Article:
The Casino Portfolio
Money management, strategic calculus and discipline can equal long-term profit in the gambling game
From the Print Edition:
Jeff Daniels-The Newsroom, July/August 2012
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He taught himself by getting lessons from the game’s most adept practitioners. “I railed the best players online,” he says. “I recognized who won the most money and watched how they did it before I played a single hand. I ramped up my aggression and looseness levels to what the best players were doing, even if it seemed unnatural. The style worked for winning players, even when they didn’t have hands. I learned that, on the whole, the best players play aggressively. In poker, to be aggressive is good.” Kim got his lessons via PokerStars.com, a website that is no longer open to Americans. Those who want to learn by watching can now sign up with smaller sites like CarbonPoker.com, where Americans are can play and observe in order to glean tips from more experienced players.
And while online poker is currently a darker shade of gray than it was two years ago (the biggest potential downside is that you’ll deposit money and have a hard time collecting your winnings), Kim advises to keep the deposit as small as $100, play for low stakes, and view the whole thing as a learning experience for live stud games in the casinos or online after it is legalized in America. “When you play online, it’s easy to analyze your play and put in a lot of hand volume; it can take just a few months for you to get good,” says Kim. And if you don’t get your money out? Kim answers with a question: “How many things can you get good at for just $100? Think of how much it would cost for you to get good at golf.”
Once you do start playing, think of poker as an entrepreneurial undertaking—one in which you strike out in regions where the competition is soft. And remember the importance of operating within your budget. “I never like to have more than 10-percent of my bankroll at risk at any given time,” he says. “You have to remember that no matter how big your edge, you will lose some percentage of the time.” But if your luck curve happens to start in the opposite direction, advises Kim, keep it in perspective. “I made $20,000 during my first month of playing $20/$40 poker,” he remembers. “I figured that I would make a quarter-million dollars per year, no problem. But then I learned that things don’t work that way.”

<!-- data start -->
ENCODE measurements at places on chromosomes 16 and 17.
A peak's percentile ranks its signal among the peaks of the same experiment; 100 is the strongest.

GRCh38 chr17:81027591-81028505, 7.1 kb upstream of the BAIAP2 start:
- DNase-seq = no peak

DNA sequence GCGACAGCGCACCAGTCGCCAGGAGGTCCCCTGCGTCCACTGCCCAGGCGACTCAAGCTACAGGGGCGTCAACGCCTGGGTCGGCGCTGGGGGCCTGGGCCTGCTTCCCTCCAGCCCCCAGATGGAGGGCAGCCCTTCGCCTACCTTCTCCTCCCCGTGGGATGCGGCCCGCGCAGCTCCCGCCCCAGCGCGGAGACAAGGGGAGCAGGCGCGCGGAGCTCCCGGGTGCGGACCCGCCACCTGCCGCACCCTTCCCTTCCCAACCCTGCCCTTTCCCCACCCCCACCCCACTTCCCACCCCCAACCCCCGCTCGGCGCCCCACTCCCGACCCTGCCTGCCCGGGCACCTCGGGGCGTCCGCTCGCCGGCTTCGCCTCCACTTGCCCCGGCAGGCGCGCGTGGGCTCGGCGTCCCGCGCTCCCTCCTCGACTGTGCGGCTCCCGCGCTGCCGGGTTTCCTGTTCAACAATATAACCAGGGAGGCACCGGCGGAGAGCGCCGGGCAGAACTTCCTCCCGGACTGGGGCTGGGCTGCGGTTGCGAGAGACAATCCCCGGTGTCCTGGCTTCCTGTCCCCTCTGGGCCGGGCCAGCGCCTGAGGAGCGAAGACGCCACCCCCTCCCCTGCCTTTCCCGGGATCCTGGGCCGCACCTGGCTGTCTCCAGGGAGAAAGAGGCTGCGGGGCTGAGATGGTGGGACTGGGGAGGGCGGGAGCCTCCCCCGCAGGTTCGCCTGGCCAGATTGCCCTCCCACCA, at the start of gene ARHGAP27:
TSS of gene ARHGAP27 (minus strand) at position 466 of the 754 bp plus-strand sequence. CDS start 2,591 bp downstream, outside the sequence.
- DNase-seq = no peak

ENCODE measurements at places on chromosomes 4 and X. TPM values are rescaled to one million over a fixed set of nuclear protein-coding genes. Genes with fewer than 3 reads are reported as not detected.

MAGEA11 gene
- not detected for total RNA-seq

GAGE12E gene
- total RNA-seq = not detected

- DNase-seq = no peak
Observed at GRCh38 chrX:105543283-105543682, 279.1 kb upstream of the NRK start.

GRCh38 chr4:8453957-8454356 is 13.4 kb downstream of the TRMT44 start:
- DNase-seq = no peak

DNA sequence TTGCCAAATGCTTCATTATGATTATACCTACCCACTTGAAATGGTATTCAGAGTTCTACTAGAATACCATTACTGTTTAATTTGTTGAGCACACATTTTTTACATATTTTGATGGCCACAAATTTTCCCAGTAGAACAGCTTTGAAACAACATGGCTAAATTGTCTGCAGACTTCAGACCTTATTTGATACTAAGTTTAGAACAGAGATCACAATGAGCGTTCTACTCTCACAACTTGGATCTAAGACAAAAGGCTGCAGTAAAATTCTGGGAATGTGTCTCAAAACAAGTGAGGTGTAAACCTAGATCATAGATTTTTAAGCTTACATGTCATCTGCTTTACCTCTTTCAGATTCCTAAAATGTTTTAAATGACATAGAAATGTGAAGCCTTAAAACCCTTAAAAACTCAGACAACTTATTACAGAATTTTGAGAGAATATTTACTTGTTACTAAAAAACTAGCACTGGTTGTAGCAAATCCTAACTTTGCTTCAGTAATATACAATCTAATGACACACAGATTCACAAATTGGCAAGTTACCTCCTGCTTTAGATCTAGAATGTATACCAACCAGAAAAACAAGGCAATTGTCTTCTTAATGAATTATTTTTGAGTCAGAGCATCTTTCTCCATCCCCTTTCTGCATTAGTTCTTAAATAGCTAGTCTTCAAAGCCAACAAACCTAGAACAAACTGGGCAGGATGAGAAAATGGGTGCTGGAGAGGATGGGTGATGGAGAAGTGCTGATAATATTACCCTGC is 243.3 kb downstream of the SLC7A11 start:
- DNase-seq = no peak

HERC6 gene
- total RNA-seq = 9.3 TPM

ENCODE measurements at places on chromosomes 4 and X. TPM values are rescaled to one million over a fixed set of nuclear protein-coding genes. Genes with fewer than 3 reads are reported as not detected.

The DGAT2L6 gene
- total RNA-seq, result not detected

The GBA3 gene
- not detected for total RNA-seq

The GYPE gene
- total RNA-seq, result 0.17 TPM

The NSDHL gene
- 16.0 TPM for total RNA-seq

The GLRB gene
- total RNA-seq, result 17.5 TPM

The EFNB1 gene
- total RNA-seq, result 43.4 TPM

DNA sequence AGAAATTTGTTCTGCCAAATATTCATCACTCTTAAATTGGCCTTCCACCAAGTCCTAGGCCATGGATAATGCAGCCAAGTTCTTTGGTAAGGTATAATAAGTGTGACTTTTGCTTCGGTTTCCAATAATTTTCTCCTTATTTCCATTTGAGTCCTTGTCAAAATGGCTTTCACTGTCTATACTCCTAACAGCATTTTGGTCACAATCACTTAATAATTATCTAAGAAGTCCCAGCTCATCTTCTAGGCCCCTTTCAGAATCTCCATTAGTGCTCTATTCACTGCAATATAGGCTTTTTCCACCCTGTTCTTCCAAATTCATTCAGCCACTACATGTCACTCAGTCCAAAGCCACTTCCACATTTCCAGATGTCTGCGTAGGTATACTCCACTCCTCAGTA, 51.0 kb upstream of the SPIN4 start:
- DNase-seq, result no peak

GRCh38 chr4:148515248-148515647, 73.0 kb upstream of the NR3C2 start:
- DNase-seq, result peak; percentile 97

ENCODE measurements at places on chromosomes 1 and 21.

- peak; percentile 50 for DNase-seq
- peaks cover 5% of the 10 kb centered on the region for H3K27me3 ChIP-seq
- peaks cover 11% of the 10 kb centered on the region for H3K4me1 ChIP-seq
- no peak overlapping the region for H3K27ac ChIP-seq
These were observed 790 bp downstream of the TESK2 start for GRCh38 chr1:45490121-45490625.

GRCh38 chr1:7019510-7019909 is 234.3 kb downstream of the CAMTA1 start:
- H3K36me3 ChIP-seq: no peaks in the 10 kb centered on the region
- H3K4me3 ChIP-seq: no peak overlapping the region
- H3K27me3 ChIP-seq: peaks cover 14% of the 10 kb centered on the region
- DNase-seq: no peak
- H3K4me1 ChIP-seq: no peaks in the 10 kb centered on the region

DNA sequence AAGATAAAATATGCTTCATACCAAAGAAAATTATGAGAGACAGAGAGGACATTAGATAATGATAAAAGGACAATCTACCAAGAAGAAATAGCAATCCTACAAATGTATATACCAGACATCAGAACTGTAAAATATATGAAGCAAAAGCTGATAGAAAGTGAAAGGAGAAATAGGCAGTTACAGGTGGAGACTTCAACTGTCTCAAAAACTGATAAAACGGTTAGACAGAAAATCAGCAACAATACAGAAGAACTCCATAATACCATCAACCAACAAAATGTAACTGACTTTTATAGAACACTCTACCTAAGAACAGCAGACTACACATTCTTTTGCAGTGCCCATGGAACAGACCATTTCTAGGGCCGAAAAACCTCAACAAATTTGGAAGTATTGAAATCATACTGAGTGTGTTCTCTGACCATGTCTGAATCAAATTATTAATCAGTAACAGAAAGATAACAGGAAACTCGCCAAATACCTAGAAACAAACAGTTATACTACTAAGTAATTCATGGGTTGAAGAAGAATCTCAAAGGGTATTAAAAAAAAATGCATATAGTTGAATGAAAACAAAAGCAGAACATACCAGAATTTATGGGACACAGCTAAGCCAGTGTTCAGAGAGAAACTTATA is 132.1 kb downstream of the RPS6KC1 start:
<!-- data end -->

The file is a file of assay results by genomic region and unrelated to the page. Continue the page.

Is it possible to make money by betting sports? Of course. An elite coterie of gamblers earns serious cash by outfoxing bookies around the world. How do they do it? “They devote their lives to it. It’s a full-time job,” says Anthony Curtis who already has a full-time job in the publishing industry. “Most people, on the other hand, don’t know what they’re doing, and they bet into what are essentially even money propositions, laying $11 for every $10 that they can win [that 10 percent is the vigorish or betting commission paid to the bookmaker for taking your action]. The number has been hammered into place, to where it is supposed to be. An average guy can’t win over time.”
But, Curtis points out, he and some friends have found a way to make money without doing a whiff of handicapping. He calls it shopping for numbers. I prefer the catchier scavenger betting. Either way, it’s simple to implement, and they did it for much of the last football season. (Due to the time commitment, Curtis is not sure that he’ll be doing it in a serious way this year.) “You look for lines that are out of whack with the rest of the marketplace,” he says, suggesting that you can use pinnacle.com (an offshore sports betting site that takes no business from Americans but allows us to look at its rock-solid point-spreads) as a benchmark. “If somebody hasn’t gotten the memo, you can take advantage of them.”
Best of all, you don’t need to know anything special about the sport. You’re just looking for bookmakers who are either desperate to balance their books or incongruent with the rest of the world. “We’d make bets on things like Swedish handball or Aussie rules football. There was no handicapping or second-guessing,” says Curtis. “It was only about finding inefficiencies.
During the NFL play-offs, we’d have six or seven prop bets per game. For example: Will Manning throw over or under a certain number of interceptions?”
Hearing this, I make the mistake of figuring that it would be virtually impossible to predict the number of interceptions thrown. Curtis replies, “You have it backwards. You want to believe that the market as a whole does know, and they can put a really good number on it. Then you find the guy who doesn’t have that number. You do a ton of shopping and make a ton of bets, and if you like this sort of thing it’s a lot of fun.”
Curtis estimates that his edge was 3 to 7 percent, and he figures that a starting bankroll of $10,000 is plenty. Like most gambling, though, this can be swingy, so you need to be willing to withstand losses without altering your strategy.
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